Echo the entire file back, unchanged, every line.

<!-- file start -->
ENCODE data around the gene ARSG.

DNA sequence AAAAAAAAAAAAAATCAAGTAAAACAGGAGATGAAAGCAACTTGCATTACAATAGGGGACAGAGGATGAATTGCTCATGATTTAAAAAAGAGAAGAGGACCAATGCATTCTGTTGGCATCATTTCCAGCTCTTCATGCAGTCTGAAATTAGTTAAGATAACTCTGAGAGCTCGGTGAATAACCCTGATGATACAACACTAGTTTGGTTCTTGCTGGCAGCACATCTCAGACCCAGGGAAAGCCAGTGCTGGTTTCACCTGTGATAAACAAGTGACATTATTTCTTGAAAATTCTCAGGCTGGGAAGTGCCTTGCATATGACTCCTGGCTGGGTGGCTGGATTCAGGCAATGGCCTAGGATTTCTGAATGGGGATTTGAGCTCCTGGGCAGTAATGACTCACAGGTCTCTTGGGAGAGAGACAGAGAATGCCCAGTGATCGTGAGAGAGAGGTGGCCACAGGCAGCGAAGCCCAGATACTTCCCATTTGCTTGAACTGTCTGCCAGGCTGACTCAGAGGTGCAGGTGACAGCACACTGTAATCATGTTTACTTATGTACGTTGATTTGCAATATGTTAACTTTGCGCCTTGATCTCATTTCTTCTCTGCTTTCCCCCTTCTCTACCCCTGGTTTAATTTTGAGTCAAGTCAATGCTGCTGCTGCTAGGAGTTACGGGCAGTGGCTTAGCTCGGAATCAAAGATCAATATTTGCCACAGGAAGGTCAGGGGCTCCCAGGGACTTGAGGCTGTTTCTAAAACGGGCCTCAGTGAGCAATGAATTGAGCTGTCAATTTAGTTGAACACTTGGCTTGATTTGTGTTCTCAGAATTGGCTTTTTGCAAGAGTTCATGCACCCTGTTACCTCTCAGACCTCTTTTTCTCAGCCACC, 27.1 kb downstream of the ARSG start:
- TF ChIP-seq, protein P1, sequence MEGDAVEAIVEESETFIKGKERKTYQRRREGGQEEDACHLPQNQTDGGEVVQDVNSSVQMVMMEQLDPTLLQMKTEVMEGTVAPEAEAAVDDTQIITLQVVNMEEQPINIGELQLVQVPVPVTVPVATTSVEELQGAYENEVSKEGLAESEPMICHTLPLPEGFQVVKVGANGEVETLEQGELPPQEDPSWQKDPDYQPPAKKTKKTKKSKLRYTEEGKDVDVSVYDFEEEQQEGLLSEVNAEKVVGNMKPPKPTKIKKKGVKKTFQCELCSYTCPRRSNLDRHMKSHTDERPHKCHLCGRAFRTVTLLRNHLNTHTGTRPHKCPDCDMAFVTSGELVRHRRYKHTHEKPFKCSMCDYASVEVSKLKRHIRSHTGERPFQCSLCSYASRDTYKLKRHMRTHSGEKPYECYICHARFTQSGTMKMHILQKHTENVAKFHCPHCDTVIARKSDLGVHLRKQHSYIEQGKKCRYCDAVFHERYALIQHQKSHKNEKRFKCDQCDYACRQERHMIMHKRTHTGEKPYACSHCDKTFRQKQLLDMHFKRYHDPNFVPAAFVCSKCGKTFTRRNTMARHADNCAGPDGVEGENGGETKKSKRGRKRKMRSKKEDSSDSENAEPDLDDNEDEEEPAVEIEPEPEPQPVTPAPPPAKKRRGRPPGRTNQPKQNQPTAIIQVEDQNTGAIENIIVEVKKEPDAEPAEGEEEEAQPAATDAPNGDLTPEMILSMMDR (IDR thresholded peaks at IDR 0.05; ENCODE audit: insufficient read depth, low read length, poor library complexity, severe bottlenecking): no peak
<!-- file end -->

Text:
ENCODE data around the gene ARSG.

DNA sequence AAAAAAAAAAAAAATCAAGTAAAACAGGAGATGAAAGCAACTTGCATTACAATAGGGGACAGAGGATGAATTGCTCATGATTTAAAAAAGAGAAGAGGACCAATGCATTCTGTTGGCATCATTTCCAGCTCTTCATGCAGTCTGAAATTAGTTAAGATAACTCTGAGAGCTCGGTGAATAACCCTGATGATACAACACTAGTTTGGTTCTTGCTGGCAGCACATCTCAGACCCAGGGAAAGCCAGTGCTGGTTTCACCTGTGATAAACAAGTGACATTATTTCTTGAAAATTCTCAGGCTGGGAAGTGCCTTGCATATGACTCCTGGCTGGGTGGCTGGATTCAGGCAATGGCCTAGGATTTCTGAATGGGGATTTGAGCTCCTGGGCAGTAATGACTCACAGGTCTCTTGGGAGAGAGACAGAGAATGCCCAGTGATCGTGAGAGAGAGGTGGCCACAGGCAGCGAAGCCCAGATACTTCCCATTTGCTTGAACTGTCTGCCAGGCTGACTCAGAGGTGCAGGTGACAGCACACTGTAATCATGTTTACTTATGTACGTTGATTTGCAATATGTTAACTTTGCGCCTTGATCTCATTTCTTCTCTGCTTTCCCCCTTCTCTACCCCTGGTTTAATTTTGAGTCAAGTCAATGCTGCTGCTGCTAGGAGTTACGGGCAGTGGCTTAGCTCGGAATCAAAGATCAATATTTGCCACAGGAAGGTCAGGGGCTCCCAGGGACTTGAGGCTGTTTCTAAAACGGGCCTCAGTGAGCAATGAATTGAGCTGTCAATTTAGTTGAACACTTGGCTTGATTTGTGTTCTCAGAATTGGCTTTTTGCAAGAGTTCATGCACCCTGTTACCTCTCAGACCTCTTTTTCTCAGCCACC, 27.1 kb downstream of the ARSG start:
- TF ChIP-seq, protein P1, sequence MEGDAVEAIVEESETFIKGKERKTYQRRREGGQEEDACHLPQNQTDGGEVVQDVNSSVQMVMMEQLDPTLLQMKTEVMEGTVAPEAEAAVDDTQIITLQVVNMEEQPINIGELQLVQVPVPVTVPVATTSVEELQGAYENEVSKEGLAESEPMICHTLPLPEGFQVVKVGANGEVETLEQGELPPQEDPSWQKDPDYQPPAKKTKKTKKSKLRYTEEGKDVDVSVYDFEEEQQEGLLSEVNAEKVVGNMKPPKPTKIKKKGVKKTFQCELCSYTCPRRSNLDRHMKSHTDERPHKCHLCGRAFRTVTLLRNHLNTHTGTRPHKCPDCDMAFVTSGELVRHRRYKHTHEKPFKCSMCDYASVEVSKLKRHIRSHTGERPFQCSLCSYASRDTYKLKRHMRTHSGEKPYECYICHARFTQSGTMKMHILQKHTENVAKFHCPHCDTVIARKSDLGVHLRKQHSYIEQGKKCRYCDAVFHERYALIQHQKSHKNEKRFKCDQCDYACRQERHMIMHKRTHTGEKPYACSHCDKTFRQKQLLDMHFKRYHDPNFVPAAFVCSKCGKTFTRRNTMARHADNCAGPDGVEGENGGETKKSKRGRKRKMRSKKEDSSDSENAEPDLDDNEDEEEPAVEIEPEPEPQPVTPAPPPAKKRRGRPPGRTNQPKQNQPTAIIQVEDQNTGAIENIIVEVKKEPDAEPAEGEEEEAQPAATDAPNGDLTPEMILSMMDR (IDR thresholded peaks at IDR 0.05; ENCODE audit: insufficient read depth, low read length, poor library complexity, severe bottlenecking): no peak